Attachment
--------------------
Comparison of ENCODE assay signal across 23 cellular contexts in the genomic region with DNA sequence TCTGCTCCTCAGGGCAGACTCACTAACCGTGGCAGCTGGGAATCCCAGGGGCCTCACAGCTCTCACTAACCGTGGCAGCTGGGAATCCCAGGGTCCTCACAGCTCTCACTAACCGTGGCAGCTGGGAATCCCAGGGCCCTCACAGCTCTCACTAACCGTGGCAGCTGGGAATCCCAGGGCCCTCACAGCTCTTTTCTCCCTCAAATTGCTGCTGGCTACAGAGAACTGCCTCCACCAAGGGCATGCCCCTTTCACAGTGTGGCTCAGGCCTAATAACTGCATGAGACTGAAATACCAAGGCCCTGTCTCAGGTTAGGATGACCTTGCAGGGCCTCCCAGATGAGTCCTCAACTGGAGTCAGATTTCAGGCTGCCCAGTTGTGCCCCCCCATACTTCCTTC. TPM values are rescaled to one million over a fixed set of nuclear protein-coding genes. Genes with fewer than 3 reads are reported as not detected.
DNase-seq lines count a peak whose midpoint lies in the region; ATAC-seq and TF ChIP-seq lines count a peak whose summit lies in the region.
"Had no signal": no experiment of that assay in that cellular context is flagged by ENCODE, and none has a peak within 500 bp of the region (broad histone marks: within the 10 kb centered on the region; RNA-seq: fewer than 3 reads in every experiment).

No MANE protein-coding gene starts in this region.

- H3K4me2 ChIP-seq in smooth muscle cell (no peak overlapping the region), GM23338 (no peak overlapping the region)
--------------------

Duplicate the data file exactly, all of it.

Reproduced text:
Comparison of ENCODE assay signal across 23 cellular contexts in the genomic region with DNA sequence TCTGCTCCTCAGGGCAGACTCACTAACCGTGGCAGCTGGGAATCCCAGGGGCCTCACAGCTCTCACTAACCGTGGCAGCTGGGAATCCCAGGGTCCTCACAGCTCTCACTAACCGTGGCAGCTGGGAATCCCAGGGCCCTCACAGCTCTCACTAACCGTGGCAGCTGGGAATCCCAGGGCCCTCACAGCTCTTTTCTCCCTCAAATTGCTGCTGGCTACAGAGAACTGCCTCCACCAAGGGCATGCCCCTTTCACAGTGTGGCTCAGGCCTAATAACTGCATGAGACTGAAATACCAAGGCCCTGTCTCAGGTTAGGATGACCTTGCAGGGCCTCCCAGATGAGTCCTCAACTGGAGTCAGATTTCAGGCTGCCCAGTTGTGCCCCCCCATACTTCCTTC. TPM values are rescaled to one million over a fixed set of nuclear protein-coding genes. Genes with fewer than 3 reads are reported as not detected.
DNase-seq lines count a peak whose midpoint lies in the region; ATAC-seq and TF ChIP-seq lines count a peak whose summit lies in the region.
"Had no signal": no experiment of that assay in that cellular context is flagged by ENCODE, and none has a peak within 500 bp of the region (broad histone marks: within the 10 kb centered on the region; RNA-seq: fewer than 3 reads in every experiment).

No MANE protein-coding gene starts in this region.

- H3K4me2 ChIP-seq in smooth muscle cell (no peak overlapping the region), GM23338 (no peak overlapping the region)